FROM THE INTRODUCTION BY RICHARD PRICE
As crystalline as he was on the page, in the flesh Richard Yates was a magnificent wreck, a chaotic and wild-hearted presence, a tall but stooped smoke-cloud of a man, Kennedyesque in dress and manner, gaunt and bearded with hung eyes and a cigarette-slaughtered voice, the words barreling out of him in a low breathless rumble as ash flew into salads, into beer mugs, into the laps of others with every gesture, his demeanor invariably lurching between courtly-solicitous and edge-of-bitter cavalier.
I first met Yates in 1974 at the School of the Arts, Columbia University, in an MFA fiction workshop. For a few thousand dollars a semester, he entered the room every week wearing a nubby sports jacket and askew knit tie to critique and counsel a table of students sporting frayed bell-bottoms, Prince Valiant bangs and sarcastic hats. It had been thirteen years since Revolutionary Road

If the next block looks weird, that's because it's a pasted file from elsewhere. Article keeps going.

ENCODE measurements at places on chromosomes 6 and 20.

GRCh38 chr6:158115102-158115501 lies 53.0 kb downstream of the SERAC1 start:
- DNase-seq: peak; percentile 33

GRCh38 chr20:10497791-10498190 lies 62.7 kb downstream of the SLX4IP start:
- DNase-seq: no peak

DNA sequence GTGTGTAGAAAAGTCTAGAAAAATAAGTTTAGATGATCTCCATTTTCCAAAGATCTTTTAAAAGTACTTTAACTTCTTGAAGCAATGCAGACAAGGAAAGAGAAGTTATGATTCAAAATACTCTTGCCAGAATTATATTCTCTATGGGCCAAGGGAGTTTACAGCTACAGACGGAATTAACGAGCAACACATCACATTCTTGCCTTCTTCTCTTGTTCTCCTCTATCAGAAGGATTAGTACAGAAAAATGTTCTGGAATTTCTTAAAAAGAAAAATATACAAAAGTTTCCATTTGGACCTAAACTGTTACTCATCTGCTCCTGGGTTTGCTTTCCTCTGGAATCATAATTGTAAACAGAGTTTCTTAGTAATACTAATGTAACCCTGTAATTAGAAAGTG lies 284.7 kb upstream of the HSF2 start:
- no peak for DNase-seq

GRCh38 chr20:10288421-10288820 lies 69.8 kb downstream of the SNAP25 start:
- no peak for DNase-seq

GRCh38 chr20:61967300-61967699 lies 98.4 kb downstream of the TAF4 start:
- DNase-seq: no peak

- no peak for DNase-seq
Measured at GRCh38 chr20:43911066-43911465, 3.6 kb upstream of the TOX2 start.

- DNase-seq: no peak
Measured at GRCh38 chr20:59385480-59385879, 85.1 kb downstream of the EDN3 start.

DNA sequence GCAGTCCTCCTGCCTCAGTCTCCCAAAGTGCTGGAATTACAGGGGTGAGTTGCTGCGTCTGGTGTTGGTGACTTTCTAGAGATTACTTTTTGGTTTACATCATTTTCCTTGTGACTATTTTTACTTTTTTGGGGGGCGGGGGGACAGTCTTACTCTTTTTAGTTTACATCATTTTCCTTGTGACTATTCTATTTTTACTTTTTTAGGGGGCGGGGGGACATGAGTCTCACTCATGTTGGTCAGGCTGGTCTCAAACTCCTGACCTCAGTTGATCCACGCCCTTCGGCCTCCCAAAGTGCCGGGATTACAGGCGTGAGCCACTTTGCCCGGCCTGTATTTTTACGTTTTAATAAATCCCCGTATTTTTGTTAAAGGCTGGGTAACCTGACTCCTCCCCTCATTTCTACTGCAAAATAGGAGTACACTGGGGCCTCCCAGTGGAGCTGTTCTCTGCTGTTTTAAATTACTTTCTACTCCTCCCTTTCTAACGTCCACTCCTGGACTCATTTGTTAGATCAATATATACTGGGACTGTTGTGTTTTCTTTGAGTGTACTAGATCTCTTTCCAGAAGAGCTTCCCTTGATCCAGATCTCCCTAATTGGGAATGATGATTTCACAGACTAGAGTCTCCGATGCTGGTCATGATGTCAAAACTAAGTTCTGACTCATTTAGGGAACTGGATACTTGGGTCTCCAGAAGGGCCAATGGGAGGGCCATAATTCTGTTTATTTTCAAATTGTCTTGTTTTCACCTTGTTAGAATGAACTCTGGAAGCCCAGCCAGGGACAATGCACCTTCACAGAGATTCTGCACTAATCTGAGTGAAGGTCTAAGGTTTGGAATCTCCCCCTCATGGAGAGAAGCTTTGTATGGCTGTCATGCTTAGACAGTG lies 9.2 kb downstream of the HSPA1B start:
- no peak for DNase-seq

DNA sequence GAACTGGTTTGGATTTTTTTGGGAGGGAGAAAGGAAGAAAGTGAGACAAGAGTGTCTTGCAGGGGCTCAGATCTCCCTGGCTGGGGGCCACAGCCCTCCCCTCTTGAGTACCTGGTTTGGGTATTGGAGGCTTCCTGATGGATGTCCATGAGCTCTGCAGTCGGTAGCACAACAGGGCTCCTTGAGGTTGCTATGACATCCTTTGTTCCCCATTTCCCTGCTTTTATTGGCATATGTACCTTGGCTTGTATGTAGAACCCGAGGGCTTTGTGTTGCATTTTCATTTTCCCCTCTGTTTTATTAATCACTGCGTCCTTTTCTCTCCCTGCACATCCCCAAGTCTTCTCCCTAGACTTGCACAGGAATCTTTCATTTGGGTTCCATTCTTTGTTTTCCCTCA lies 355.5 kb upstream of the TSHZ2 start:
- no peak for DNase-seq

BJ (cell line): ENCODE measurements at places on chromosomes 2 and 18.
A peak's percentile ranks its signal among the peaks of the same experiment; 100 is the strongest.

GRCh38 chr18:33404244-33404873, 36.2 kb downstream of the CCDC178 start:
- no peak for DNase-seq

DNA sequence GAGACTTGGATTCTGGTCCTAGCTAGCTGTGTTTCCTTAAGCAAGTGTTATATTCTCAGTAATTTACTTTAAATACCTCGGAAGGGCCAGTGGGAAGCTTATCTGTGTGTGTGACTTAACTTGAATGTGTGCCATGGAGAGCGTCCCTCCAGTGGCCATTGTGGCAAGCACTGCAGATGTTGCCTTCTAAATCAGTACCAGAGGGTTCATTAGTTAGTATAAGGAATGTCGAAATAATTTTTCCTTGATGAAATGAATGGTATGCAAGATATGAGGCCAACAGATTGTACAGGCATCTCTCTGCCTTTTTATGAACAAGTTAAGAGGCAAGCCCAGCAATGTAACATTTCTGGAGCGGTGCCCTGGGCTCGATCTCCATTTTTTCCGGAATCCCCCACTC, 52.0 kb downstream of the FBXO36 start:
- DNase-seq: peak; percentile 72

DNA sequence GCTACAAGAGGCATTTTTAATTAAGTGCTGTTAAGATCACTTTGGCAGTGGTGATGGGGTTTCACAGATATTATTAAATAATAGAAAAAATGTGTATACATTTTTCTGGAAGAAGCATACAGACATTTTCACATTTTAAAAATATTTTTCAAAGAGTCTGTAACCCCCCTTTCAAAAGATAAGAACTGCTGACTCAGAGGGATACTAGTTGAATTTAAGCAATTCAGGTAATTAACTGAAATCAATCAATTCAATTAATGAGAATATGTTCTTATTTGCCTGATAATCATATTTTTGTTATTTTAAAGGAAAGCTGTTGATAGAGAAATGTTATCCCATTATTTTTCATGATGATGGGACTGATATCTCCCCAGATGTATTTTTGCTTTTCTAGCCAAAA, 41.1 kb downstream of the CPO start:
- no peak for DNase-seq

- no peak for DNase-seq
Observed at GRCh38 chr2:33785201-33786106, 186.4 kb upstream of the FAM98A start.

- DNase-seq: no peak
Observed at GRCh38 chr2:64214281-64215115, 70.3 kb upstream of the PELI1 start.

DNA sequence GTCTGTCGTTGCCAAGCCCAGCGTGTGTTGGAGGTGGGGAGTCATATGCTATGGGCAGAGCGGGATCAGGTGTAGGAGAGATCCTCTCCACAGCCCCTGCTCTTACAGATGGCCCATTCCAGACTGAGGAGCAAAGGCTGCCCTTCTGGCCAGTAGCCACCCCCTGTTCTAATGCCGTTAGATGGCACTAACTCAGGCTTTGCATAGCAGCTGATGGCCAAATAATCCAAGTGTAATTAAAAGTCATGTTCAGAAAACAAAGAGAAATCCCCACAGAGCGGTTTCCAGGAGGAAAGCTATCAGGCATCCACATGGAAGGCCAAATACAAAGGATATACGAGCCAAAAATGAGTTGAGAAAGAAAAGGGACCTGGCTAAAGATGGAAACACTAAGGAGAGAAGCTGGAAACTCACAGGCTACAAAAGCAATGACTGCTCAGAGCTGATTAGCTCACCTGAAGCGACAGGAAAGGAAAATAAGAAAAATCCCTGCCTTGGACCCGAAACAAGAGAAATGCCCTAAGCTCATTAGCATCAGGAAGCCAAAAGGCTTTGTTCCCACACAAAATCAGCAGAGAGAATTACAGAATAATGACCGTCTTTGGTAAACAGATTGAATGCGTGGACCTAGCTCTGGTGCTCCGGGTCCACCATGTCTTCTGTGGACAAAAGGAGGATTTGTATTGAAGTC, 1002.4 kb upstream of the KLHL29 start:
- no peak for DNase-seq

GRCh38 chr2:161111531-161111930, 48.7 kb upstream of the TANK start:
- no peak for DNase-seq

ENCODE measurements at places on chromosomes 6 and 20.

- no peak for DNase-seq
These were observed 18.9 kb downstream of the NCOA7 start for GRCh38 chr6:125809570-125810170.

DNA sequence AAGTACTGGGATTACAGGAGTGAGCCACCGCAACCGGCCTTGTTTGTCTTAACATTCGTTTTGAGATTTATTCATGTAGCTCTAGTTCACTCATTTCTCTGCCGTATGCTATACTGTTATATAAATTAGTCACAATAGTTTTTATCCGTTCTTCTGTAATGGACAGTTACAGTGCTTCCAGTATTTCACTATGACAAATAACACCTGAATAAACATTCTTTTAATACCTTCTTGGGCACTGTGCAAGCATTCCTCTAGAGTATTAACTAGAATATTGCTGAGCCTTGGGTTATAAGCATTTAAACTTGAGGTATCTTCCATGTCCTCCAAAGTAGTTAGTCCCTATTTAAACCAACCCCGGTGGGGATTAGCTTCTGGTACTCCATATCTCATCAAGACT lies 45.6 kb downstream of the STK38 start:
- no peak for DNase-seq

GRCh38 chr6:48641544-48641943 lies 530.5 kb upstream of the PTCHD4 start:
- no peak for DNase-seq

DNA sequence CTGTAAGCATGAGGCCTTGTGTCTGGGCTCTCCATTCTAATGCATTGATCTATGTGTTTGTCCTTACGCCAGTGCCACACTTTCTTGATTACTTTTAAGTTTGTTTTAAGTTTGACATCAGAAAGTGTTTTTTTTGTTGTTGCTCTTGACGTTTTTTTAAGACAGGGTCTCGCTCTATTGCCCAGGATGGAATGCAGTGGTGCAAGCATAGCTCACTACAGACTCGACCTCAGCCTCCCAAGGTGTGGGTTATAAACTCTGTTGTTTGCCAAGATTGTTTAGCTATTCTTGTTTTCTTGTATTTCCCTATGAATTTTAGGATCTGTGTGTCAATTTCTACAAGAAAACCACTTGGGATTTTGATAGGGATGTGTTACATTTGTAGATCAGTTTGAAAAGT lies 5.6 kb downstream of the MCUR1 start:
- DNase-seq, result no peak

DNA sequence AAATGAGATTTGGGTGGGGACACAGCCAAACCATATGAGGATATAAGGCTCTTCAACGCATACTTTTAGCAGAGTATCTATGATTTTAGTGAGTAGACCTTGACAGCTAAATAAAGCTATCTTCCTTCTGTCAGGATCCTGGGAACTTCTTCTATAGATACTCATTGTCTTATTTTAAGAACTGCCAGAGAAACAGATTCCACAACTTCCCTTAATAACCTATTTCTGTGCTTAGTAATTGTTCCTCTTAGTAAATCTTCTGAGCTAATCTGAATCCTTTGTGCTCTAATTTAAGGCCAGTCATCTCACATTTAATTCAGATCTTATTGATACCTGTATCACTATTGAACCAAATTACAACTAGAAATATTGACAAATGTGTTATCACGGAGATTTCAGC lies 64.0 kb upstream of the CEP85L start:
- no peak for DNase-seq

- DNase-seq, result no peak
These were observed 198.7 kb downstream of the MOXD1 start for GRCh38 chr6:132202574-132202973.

. Disturbing the Peace
was a year away.
We were in our early twenties, and most of us had neither read nor even heard of him. In class he called you by your last name, no title: a brusque, slightly boarding-schoolish and utterly seductive form of address. He regularly and passionately savaged those writers whom he perceived to be his more validated (‘‘lucky,’’ he called them) peers, but he treated a student’s work, no matter how hapless, with shocking earnestness.
He was a nurturer of grudges; an incubator of slights.
His personal gods were Hemingway and Fitzgerald.
Copyright © 2009 by Richard Yates. All rights reserved. No part of this excerpt may be reproduced or reprinted without permission in writing from the publisher.